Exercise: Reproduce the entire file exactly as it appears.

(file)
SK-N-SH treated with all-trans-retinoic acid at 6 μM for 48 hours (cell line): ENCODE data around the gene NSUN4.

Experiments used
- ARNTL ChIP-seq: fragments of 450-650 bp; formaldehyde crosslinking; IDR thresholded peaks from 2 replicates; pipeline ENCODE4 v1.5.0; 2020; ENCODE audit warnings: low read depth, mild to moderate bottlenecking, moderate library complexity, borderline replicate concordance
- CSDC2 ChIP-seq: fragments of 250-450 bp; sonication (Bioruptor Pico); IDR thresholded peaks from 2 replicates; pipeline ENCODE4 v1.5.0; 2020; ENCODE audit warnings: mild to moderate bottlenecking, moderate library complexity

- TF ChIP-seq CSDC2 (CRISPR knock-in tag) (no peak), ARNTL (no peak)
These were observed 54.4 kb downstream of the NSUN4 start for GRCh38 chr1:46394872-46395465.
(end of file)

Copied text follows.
SK-N-SH treated with all-trans-retinoic acid at 6 μM for 48 hours (cell line): ENCODE data around the gene NSUN4.

Experiments used
- ARNTL ChIP-seq: fragments of 450-650 bp; formaldehyde crosslinking; IDR thresholded peaks from 2 replicates; pipeline ENCODE4 v1.5.0; 2020; ENCODE audit warnings: low read depth, mild to moderate bottlenecking, moderate library complexity, borderline replicate concordance
- CSDC2 ChIP-seq: fragments of 250-450 bp; sonication (Bioruptor Pico); IDR thresholded peaks from 2 replicates; pipeline ENCODE4 v1.5.0; 2020; ENCODE audit warnings: mild to moderate bottlenecking, moderate library complexity

- TF ChIP-seq CSDC2 (CRISPR knock-in tag) (no peak), ARNTL (no peak)
These were observed 54.4 kb downstream of the NSUN4 start for GRCh38 chr1:46394872-46395465.